Effect Of Particle Shape On Mechanical Properties
Effect Of Particle Shape On Mechanical Properties
The aim of the experiment is to help in the understanding the meaning as well as the importance of the significance that comes along with the density of substances. Density from the theoretical understanding is a primary characteristic for homogeneous objects in their entirety. In that regard we can say that density qualifies for intensive property, a property that that translates to the meaning that density is dependent on the characteristics of the object in question in terms of composition, size or amount in most cases. To determine density of an object there should be first the nondestructive physical process through which various materials are distinguished from one another (Watanabe and Tohma, et al 33). It is sort of classification of materials based on the understanding of their properties in relation to the primary aim which in our case in density of regular and irregular objects. The definition of density from the formula point of view goes that density is the ratio of the objects mass (m) to its volume (V).
The SI unit for density in liquid or solid form is as follows g/mL or g/cm3 depending on whether it is liquid or solid respectively. It should be noticed that cm3 is an equivalent to the mL unit and no doubt about it should be made (Nikoli?, Živkovi?, Brankovi? & Pavlovi? 559). The units as put above work hand in hand and there should be no confusion about the use of the units. In the experiment that is in question the main concern is the determination of the densities of both regular and irregular objects putting more emphasis on the irregular object as the main concern is how to accurately determine the density of the object that have undefined and irregular size.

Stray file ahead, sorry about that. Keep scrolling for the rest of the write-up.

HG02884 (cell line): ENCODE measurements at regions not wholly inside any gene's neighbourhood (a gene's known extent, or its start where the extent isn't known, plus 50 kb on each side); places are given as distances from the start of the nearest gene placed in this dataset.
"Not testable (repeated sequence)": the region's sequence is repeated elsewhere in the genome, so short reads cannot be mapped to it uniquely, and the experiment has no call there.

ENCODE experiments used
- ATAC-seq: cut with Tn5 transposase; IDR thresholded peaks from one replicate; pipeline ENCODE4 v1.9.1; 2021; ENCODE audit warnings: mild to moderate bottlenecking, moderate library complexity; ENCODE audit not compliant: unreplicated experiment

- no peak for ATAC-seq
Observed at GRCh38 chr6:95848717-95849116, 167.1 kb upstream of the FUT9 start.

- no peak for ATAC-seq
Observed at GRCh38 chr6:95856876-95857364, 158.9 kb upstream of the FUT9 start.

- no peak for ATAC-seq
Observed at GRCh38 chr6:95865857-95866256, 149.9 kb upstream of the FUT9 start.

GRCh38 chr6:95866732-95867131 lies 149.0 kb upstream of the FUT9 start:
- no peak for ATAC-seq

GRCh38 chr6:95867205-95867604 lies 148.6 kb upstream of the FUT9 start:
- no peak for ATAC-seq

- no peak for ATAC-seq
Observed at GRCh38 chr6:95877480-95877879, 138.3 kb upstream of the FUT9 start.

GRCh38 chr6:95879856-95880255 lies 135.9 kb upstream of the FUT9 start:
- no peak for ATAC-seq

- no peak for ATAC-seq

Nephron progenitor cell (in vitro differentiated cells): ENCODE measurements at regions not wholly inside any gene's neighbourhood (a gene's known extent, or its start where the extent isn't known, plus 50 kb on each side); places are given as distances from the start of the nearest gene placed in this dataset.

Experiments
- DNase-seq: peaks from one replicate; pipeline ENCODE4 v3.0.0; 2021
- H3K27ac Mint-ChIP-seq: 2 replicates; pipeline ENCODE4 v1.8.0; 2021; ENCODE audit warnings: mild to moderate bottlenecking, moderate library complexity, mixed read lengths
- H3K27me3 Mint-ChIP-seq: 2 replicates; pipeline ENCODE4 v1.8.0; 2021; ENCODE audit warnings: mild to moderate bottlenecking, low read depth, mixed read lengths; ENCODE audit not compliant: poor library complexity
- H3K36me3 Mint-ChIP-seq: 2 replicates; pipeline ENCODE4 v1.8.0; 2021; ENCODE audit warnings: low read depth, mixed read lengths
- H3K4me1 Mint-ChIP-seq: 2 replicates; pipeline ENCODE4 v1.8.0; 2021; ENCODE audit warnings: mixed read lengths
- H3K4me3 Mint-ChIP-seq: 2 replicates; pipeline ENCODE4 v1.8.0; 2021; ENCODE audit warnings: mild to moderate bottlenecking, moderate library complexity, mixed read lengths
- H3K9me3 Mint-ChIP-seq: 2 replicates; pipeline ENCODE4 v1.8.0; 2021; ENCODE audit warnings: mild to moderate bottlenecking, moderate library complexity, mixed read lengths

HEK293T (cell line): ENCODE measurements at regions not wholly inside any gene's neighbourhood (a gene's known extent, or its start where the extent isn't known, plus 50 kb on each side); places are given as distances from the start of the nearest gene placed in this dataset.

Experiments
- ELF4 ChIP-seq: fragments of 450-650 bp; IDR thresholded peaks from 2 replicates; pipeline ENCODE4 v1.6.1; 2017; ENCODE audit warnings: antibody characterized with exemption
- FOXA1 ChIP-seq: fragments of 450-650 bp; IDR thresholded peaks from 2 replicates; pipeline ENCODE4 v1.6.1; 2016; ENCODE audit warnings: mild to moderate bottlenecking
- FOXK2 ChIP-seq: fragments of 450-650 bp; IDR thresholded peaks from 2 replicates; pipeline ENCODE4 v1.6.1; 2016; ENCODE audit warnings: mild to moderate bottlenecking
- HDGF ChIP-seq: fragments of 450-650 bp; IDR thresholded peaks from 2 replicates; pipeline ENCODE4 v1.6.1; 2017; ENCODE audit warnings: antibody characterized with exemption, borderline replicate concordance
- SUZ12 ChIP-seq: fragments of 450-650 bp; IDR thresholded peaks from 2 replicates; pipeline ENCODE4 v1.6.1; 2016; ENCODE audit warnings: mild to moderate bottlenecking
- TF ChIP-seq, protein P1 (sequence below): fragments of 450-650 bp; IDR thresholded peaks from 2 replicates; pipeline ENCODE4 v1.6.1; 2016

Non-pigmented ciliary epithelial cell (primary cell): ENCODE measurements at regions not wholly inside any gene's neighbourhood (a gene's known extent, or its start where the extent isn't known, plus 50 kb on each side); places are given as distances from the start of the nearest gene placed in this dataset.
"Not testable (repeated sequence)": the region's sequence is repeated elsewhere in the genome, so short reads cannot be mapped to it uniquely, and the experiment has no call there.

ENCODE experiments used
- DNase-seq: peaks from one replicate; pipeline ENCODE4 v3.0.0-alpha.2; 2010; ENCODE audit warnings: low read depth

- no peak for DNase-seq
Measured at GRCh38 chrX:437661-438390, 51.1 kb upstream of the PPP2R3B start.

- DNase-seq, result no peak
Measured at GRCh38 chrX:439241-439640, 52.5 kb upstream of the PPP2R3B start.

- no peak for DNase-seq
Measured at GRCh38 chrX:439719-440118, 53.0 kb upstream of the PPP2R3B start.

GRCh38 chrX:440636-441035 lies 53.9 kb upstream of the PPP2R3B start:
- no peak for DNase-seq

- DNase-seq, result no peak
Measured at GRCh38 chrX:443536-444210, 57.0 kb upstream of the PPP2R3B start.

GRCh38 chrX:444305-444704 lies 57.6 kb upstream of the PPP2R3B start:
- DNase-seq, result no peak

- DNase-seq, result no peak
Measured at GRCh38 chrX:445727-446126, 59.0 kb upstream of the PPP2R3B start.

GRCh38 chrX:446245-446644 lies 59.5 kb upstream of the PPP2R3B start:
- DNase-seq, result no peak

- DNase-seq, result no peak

In this experiment focus would be on the determination of density of a liquid which is defined in the procedure as water and use the same to compare the physical attributes or say properties that the irregular object possess. Density is contained in the unit volume of any object.
In as long as volume occupied by a gram water varies vary as temperature change, then the density of the water for instance vary in accordance with the change in temperature. The mass of the object in question would be attained in a different manner.Effect Of Particle Shape On Mechanical Properties
The mass is determined by the comparison of the mass of the object by the mass of said known object. The mass in that regard is obtained through use of a weighing balance to be exact. The volume for use in the experiment is obtained simply by use of a graduated measuring cylinder, a graduated pipette or any other volumetric apparatus (Parihar, Anil Singh, et al). The volume of a regular solid in most cases object like a spheres or cube is obtained by measuring their dimensions then work out the volume through use of conventional mathematical formulas.